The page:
Twitter experienced some downtime yesterday. In response, Twitter said that the outage was due to an “inadvertent chance” to the internal systems.
For any website owner, “downtime” is certainly a dreaded word. What that specifically means differs from admin to admin. For some, it sparks anxiety because there could be potential sales lost. For others, it means fewer eyeballs seeing not only their content, but ads as well (re: lost revenue). In a number of cases, it can mean simply a loss of overall reputation. Sometimes, it’s just a standard case of growing pains (which really is a great problem to have, really).
Regardless, almost no one likes seeing their own site experience downtime. Still, it does happen to plenty even with modern server technology. When a big player experiences downtime, it generally just gets more noticed. This is, in part, because when you are a bigger player, you have much more robust systems in place to minimize such instances. At any rate, Twitter certainly experienced downtime yesterday – and it had plenty of people talking. From Forbes:
What does interest me is when Twitter will be back up. According to Down Detector, Twitter is having issues across the planet, with significant problems on the east coast of the U.S., but other challenges across the country, in Europe, in Japan, and in Brazil, with minor challenges in other countries like Canada, India, Australia, and Turkey.
But it’s not just the timeline that is having issues. Twitter Notifications and Bookmarks are also down. Hashtags and trending topics are still nominally up, but the latest tweets they’re showing are as much as an hour old.
Some people had built theories to explain the downtime. Some were speculating that, maybe, Twitter was hacked. Meanwhile, Trump supporters do what they always do whenever something happens in the world: turn it political and try and make it sound like a massive conspiracy against them. From Global:
U.S. President Donald Trump blamed Thursday’s global Twitter outage on a deliberate attempt by the company to protect Joe Biden, citing an obviously fake news story written in the style of “The Onion.”
“Twitter Shuts Down Entire Network To Slow Spread of Negative Biden News,” read the headline on the Babylon Bee, a Christian satire site. The fake story claimed that Twitter CEO Jack Dorsey had smashed up his servers on Thursday to censor an unverified New York Post story about the Democratic nominee for president and his son, Hunter.
Twitter did limit the spread of the story on Thursday due to its policy around hacked materials. However, there is no evidence that the story had anything to do with the Twitter outage on Thursday afternoon.
“Wow, this has never been done in history,” Trump tweeted Friday morning, along with a link to the Babylon Bee story. “This includes his really bad interview last night. Why is Twitter doing this. Bringing more attention to Sleepy Joe & Big T.”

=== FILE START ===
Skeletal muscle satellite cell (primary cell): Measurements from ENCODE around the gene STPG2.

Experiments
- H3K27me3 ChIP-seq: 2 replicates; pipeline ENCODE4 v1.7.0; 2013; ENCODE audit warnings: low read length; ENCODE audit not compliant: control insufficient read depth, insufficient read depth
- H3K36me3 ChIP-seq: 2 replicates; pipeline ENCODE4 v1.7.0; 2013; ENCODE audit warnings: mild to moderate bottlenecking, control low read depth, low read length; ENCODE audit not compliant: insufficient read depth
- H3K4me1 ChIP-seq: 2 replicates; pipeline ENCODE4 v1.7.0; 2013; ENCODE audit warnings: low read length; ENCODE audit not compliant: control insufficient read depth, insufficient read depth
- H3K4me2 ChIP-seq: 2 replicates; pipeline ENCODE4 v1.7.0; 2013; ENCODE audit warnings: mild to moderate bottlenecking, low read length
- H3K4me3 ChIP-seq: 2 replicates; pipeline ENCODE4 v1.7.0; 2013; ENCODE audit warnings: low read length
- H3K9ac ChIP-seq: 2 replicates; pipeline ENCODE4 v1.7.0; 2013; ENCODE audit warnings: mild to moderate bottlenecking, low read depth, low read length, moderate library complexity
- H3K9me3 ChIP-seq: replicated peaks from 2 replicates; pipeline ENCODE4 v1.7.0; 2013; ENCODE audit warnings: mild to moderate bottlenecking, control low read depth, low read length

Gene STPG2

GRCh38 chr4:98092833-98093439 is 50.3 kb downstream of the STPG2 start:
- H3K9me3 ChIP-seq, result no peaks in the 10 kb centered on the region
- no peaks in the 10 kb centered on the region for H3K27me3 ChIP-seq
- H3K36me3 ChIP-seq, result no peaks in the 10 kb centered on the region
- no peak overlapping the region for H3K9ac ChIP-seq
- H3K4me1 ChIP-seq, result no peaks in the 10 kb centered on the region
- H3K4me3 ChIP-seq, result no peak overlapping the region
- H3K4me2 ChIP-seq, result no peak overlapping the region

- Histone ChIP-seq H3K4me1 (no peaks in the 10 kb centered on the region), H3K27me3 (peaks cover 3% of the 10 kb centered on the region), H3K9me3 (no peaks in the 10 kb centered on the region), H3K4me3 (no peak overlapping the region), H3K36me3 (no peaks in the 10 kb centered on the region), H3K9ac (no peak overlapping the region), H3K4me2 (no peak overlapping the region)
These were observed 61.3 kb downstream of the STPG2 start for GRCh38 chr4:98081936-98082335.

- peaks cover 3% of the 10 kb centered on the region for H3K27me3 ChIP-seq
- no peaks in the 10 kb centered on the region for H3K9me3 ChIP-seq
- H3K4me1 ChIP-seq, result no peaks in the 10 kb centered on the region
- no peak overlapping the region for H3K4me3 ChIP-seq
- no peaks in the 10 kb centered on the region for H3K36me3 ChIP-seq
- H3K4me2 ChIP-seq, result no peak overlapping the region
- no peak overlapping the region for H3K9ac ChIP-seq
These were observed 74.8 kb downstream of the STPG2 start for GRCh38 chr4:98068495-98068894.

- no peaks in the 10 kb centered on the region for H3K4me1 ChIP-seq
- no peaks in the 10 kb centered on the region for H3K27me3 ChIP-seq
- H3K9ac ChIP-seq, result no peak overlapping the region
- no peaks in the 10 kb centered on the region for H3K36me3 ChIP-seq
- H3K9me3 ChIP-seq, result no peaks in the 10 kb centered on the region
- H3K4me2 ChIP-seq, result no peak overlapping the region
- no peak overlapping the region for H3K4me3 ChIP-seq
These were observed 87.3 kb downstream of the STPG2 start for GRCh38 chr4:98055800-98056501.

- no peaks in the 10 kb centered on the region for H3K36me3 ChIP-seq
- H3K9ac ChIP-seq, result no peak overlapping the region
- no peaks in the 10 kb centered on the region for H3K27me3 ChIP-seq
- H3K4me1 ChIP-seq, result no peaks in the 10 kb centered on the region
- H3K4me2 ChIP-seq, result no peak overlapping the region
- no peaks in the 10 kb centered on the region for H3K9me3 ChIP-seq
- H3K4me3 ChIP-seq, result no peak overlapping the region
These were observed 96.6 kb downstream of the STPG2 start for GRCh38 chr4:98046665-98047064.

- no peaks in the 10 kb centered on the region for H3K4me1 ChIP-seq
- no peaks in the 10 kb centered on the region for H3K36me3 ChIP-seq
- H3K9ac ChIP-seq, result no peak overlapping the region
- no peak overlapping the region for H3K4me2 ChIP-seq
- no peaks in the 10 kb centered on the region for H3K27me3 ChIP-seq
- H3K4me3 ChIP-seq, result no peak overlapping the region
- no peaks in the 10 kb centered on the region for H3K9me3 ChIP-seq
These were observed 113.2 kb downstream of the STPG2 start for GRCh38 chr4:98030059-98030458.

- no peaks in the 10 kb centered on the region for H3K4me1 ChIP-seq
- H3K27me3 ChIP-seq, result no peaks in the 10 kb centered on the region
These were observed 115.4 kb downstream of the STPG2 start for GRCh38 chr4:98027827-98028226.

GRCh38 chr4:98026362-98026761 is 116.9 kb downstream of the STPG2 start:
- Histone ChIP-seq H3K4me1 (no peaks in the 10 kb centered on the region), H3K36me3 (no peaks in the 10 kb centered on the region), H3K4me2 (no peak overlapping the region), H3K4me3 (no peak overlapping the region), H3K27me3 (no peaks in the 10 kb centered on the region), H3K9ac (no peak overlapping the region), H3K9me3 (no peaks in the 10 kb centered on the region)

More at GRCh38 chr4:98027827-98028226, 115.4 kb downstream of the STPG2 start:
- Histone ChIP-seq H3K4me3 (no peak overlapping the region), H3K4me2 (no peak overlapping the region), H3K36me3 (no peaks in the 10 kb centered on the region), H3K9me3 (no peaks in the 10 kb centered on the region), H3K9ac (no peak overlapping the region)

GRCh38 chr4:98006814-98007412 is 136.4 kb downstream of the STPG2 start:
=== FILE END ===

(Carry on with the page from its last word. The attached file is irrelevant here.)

It’s unclear if Trump actually read the story, which starts with Dorsey and several weak-armed programmers struggling to smash all the computers at Twitter HQ, and ends with a bunch of robots attacking “all the cis white males” in sight. The article does not include anything about Biden’s town hall event on Thursday, as Trump mentioned in his tweet.
Obviously, the conspiracy theory holds no water. The accusations merely reflect that people around Trump seems to think that the world revolves around the impeached president.
Meanwhile, back in reality, news is surfacing about the outage itself. Twitter said that the outage was caused by an “inadvertent change” on their part. From Engadget:
Update (8:30 PM ET): According to Twitter Communications, the problem was caused by “an inadvertent change we made to our internal systems.” Everything should be back up and running soon, as many people report the service is working but they don’t have access to saved bookmarks on Twitter.
Update (10/16 12:20 AM ET): Twitter’s status page now lists the issue as resolved, and it appears that Bookmarks are working again as well. Engineering lead Michael Montano explained the issue as part of a planned migration that went awry.
In short, it was a mistake on their part. If anything, it appears that even Twitter isn’t immune to human error.
Twitter is, of course, far from the only large player in the Internet ecosystem to find itself in a situation like this. Back in July, Cloudflare experienced their own outage that knocked parts of the Internet offline. The company apologized and acknowledged that it was human error that caused the error.
This is probably one of the perks of being a smaller player in all of this. You screw up a server configuration or have an error in an installation, few people will notice and you learn from the mistake. When you are a big player, large portions of the tech media is reporting on it. Mistakes happen, but when you are a big player, everyone notices it.